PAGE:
water map

WWF’s Water Risk Filter for South Africa

The World Wildlife Fund (WWF) has released new data on South Africa’s water and risk-related areas.

Over the past several months, South Africa has been hit with the effects of its worst drought since 1992. The result is movement in the private sector towards understanding its water risk and working with others to mitigate shared risks.

In line with this, WWF has launched new high resolution data for South Africa that will now help farmers and businesses understand how their water risk varies across the South African landscape.

This data forms part of WWF’s Water Risk Filter which was developed back in 2012. It is the first tool to quantify water-related risks for all industries in all countries at a global level and is ideal for large multinationals wanting to assess water risk in different parts of the world.

The new South African risk maps incorporate local datasets at a finer-scale, providing the user with a country-specific more granular view of water risk.

WWF has used the best freely available, peer reviewed, nationally consistent data on water for South Africa to develop s indicators for physical, reputational and regulatory water risk. As more datasets are made available, and updates to existing datasets are made, the organisation will periodically update and expand the South African datasets.

The Water Risk Filter also provides users with guidance on best practice and how to implement mitigatory actions, thus helping business take the first step on their water stewardship journey.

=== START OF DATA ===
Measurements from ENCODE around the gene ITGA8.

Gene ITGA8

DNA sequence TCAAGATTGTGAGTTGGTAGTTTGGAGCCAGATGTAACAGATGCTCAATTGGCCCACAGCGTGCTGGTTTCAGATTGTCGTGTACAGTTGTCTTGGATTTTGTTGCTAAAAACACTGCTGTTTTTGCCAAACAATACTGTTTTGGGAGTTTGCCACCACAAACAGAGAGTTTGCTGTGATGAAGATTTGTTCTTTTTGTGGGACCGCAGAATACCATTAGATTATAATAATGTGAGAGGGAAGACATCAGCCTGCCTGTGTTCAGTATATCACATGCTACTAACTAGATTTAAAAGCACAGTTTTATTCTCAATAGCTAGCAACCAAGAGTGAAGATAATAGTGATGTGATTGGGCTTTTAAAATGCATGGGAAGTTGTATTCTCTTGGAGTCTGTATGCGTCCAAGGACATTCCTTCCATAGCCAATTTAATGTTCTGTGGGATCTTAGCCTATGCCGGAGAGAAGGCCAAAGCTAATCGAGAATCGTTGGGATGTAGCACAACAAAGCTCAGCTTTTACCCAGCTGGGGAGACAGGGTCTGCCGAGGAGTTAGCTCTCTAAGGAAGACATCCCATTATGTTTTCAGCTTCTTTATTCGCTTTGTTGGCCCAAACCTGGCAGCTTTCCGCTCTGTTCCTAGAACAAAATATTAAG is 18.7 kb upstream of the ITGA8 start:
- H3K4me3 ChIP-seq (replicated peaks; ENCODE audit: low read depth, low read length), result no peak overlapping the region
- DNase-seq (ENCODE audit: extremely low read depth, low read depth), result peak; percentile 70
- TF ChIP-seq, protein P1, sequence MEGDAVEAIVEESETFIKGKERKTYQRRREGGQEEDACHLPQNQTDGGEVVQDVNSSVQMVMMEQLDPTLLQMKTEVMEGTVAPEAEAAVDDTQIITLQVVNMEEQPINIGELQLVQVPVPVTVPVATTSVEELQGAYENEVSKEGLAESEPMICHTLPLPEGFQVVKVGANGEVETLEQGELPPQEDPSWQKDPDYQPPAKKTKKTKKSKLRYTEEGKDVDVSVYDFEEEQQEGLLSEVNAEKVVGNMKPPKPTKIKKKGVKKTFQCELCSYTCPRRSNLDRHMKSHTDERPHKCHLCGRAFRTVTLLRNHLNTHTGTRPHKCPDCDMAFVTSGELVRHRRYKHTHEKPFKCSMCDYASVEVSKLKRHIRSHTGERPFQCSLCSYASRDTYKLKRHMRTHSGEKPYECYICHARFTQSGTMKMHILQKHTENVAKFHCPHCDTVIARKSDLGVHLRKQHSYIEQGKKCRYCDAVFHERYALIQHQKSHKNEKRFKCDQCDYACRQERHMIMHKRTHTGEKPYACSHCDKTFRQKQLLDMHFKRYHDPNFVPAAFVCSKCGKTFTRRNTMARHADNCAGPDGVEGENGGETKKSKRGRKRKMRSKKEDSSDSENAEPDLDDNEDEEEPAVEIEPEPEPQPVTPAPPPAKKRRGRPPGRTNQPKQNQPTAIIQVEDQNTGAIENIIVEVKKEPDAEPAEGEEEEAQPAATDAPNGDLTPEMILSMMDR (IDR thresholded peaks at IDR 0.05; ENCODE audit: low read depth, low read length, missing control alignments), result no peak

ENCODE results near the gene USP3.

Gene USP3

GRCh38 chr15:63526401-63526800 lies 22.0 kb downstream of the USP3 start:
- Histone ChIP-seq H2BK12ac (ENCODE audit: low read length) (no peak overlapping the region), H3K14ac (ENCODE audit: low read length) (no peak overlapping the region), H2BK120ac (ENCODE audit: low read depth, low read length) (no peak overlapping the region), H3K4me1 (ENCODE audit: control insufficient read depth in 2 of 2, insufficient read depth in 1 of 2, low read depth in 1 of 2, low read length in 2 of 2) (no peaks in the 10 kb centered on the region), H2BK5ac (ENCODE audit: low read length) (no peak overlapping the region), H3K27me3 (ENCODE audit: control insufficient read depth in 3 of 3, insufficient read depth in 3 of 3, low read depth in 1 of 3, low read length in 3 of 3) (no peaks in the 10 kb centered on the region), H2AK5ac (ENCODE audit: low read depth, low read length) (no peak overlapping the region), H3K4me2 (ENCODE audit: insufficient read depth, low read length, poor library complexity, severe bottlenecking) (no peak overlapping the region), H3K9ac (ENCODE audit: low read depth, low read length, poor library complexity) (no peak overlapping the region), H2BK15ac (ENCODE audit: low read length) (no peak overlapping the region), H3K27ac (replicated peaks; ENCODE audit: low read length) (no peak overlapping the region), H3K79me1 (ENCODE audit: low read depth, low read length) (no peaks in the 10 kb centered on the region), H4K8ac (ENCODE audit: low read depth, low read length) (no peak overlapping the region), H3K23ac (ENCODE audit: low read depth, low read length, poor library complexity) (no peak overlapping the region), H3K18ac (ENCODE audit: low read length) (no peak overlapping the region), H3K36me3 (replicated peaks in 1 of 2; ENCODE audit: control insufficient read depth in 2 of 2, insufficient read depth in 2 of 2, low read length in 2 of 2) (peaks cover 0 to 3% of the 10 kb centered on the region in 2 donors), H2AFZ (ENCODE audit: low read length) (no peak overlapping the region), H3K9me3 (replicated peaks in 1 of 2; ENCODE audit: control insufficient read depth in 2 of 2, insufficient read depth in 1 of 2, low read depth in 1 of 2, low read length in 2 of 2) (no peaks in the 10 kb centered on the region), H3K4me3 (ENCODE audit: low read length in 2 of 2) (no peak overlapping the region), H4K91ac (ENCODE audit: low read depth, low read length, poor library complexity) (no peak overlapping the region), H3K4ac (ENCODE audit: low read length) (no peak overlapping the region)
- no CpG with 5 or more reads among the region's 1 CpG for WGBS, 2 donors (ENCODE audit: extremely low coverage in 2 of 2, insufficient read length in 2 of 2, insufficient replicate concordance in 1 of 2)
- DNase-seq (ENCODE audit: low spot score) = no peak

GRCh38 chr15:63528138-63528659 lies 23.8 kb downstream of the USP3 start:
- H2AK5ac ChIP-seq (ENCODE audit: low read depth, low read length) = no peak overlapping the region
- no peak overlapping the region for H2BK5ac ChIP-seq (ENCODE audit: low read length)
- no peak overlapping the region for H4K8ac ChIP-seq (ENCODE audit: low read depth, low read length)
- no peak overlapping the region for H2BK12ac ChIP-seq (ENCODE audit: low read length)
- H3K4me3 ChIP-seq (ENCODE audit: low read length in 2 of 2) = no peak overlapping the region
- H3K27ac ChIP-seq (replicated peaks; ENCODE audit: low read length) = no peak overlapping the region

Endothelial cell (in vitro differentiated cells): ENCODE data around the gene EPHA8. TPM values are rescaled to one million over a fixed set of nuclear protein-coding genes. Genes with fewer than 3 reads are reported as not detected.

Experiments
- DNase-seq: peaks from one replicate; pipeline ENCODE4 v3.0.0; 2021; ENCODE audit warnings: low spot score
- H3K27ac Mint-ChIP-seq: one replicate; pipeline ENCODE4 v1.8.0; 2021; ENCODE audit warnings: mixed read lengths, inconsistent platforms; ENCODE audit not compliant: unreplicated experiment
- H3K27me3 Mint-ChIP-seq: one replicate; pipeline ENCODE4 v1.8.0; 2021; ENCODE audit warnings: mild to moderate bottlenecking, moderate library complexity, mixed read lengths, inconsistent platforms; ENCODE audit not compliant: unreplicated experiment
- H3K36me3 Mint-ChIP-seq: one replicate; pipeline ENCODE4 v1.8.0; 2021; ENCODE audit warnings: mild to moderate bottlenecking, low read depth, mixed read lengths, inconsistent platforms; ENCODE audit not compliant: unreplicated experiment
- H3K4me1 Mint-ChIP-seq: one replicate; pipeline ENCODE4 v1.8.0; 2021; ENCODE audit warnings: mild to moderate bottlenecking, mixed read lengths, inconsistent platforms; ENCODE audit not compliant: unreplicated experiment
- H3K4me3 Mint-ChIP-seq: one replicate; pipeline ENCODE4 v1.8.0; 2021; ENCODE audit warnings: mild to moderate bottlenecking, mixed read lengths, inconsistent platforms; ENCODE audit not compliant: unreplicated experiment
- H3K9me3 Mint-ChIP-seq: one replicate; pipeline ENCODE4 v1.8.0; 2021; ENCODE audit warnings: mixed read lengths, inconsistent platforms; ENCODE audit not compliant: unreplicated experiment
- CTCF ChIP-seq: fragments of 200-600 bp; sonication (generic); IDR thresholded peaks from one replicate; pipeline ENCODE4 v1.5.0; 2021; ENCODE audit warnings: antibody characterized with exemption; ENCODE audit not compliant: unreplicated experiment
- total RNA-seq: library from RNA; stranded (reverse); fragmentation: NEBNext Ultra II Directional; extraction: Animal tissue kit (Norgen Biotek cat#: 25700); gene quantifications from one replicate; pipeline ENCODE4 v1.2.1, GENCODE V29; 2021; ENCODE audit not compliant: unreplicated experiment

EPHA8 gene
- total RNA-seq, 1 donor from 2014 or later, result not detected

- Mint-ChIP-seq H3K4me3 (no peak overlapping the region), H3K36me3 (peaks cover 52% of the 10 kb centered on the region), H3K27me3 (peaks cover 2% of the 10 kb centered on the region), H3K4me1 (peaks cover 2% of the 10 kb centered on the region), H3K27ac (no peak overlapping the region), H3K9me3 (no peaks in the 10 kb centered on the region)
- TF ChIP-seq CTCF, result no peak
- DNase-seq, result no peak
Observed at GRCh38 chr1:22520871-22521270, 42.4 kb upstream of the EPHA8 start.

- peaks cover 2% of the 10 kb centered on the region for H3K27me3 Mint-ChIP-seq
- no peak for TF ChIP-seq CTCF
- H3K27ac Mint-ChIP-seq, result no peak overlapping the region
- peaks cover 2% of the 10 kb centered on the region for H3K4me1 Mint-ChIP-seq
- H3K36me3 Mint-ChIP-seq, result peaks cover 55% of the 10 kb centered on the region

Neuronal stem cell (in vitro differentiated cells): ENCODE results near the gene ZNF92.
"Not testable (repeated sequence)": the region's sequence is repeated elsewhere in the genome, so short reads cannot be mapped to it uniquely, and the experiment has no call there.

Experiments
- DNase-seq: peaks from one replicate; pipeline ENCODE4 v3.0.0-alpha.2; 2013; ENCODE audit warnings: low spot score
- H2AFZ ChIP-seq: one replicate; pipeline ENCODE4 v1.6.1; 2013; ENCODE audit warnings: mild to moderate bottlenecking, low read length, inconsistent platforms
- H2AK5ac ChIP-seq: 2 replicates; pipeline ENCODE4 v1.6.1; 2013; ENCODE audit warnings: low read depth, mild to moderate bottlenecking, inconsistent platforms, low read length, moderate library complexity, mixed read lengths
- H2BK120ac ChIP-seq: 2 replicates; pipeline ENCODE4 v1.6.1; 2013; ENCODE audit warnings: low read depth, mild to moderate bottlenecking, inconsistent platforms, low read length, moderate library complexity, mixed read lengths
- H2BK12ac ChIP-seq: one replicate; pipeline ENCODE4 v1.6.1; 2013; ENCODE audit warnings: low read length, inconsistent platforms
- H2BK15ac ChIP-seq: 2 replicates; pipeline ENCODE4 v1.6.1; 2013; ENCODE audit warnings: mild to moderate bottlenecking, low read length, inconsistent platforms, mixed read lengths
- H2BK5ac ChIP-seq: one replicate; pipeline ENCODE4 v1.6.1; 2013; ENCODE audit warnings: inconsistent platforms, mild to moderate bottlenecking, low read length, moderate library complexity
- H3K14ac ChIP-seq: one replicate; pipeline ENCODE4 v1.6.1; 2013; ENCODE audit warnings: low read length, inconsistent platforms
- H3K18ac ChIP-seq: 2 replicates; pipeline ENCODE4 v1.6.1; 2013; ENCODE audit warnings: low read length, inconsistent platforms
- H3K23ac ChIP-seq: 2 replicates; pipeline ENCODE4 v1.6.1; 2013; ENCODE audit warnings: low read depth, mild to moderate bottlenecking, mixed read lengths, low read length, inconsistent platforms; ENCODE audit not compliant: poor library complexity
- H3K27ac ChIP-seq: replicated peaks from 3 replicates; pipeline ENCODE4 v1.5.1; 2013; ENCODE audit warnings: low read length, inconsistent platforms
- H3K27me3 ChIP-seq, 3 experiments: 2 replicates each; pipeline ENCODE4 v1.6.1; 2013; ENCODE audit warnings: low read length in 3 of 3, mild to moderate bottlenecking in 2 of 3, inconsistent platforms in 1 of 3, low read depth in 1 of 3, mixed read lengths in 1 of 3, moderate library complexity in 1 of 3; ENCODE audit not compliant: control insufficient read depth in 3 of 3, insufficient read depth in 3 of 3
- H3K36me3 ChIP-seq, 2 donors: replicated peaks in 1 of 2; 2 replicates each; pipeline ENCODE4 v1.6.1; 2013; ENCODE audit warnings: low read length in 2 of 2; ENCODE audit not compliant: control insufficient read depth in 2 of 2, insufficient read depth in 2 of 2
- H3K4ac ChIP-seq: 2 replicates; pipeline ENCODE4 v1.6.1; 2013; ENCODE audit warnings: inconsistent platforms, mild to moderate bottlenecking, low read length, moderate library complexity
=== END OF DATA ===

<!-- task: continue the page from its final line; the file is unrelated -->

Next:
Data sources for SA

The new water risk map and higher resolution water risk data for South Africa draws on a number of different nationally available datasets.  These include the Department of Water and Sanitation’s All Towns Reconciliation Studies, the CSIR’s downscaled climate change data, the Water Research Commission’s WR2012 and the Water User Licencing Registration and Revenue Collection registered surface water use to determine surface and groundwater scarcity across the country.

These national indicators are equivalent to existing global level indicators, but are not identical so they do not necessarily use the same units or metrics as the global indicators. However, in broad terms, they provide similar information on the characteristics of the water environment.

 

Water Risk Filter

WWF designed the Water Risk Filter to help companies assess water-related risks within their own operations, suppliers or growth plans. It is a simple tool designed for non-water experts and provides a structured set of risk indicators with very limited information needed from the user.

The tool addresses different elements of water risk, all industries (standard classifications) and all countries of the world, with the South African version providing you with an option to use local data for a locally nuanced assessment. It interprets the best available scientific data for you and translates it into risk numbers based on a questionnaire.

This will indicate whether the highest risks are faced in the operations or the broader basin, and are present as physical, reputational or governance based risks. Users can then map the assessed facilities or investments on numerous water-related map overlays. Finally, a structured set of responses and up-to-date case studies will give you a flying start in mitigating risk and developing a water stewardship strategy.